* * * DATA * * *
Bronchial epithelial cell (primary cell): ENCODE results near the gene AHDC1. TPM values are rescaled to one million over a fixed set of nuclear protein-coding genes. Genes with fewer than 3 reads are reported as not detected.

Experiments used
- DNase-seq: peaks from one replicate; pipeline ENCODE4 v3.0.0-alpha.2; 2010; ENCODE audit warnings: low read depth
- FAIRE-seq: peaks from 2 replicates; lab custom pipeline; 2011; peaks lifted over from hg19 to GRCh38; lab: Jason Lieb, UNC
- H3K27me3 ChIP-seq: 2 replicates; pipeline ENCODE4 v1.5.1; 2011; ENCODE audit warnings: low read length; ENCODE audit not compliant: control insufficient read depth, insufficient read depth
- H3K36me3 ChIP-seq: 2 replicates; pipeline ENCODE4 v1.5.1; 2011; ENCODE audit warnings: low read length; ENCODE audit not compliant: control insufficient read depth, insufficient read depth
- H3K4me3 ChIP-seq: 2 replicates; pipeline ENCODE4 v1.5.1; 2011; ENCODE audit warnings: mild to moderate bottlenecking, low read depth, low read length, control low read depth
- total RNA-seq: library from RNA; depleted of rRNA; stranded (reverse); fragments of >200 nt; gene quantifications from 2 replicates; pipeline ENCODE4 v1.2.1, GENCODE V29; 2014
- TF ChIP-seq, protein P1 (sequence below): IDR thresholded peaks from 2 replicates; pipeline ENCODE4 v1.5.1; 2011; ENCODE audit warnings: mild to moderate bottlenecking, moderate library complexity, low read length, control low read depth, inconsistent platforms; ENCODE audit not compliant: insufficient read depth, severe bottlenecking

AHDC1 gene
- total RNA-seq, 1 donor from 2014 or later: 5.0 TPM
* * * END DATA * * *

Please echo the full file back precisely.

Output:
Bronchial epithelial cell (primary cell): ENCODE results near the gene AHDC1. TPM values are rescaled to one million over a fixed set of nuclear protein-coding genes. Genes with fewer than 3 reads are reported as not detected.

Experiments used
- DNase-seq: peaks from one replicate; pipeline ENCODE4 v3.0.0-alpha.2; 2010; ENCODE audit warnings: low read depth
- FAIRE-seq: peaks from 2 replicates; lab custom pipeline; 2011; peaks lifted over from hg19 to GRCh38; lab: Jason Lieb, UNC
- H3K27me3 ChIP-seq: 2 replicates; pipeline ENCODE4 v1.5.1; 2011; ENCODE audit warnings: low read length; ENCODE audit not compliant: control insufficient read depth, insufficient read depth
- H3K36me3 ChIP-seq: 2 replicates; pipeline ENCODE4 v1.5.1; 2011; ENCODE audit warnings: low read length; ENCODE audit not compliant: control insufficient read depth, insufficient read depth
- H3K4me3 ChIP-seq: 2 replicates; pipeline ENCODE4 v1.5.1; 2011; ENCODE audit warnings: mild to moderate bottlenecking, low read depth, low read length, control low read depth
- total RNA-seq: library from RNA; depleted of rRNA; stranded (reverse); fragments of >200 nt; gene quantifications from 2 replicates; pipeline ENCODE4 v1.2.1, GENCODE V29; 2014
- TF ChIP-seq, protein P1 (sequence below): IDR thresholded peaks from 2 replicates; pipeline ENCODE4 v1.5.1; 2011; ENCODE audit warnings: mild to moderate bottlenecking, moderate library complexity, low read length, control low read depth, inconsistent platforms; ENCODE audit not compliant: insufficient read depth, severe bottlenecking

AHDC1 gene
- total RNA-seq, 1 donor from 2014 or later: 5.0 TPM